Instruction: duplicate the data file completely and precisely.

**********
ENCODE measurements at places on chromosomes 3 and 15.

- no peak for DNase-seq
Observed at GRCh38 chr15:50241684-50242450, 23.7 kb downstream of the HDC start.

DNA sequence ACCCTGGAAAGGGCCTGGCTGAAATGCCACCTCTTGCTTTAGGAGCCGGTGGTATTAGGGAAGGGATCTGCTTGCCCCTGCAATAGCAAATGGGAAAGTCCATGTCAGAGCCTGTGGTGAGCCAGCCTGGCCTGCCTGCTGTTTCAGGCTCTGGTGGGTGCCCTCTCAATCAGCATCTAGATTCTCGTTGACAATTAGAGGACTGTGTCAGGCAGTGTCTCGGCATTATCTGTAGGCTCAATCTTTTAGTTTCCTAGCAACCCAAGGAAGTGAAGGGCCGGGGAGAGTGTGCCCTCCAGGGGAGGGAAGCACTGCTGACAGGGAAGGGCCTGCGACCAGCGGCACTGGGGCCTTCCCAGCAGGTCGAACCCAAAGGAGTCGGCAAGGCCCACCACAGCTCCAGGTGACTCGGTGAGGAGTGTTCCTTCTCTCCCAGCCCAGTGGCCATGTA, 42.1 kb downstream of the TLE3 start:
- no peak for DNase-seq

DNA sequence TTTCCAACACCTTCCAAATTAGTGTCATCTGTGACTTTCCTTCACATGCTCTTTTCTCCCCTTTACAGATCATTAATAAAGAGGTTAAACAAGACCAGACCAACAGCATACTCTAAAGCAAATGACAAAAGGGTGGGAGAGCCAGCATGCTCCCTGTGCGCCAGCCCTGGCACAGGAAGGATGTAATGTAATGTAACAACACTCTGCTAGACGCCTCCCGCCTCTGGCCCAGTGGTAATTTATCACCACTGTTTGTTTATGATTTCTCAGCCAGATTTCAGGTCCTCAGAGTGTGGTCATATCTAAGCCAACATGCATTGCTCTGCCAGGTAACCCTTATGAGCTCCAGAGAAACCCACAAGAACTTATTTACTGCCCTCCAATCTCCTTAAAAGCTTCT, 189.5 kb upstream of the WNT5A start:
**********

ENCODE measurements at places on chromosomes 3 and 15.

- no peak for DNase-seq
Observed at GRCh38 chr15:50241684-50242450, 23.7 kb downstream of the HDC start.

DNA sequence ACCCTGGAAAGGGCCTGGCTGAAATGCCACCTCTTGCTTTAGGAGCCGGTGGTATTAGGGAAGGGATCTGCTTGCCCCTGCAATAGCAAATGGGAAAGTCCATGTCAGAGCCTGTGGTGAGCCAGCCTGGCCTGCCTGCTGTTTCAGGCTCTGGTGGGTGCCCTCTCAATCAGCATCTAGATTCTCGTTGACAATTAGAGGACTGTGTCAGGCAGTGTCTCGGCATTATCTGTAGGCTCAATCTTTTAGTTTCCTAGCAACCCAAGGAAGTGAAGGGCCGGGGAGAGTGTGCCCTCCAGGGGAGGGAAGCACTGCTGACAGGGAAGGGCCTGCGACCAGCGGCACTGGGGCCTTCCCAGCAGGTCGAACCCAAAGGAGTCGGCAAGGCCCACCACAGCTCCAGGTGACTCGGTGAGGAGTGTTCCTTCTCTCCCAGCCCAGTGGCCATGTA, 42.1 kb downstream of the TLE3 start:
- no peak for DNase-seq

DNA sequence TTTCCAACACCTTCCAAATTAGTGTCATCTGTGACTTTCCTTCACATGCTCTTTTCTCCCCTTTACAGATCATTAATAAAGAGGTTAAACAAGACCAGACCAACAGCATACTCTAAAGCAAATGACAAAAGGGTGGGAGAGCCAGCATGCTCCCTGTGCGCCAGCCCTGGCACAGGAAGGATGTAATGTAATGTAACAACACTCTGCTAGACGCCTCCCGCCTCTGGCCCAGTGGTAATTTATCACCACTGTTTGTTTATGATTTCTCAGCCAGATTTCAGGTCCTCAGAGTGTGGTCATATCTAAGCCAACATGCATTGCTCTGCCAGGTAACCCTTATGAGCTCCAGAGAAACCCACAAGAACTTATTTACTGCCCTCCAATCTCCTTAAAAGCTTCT, 189.5 kb upstream of the WNT5A start: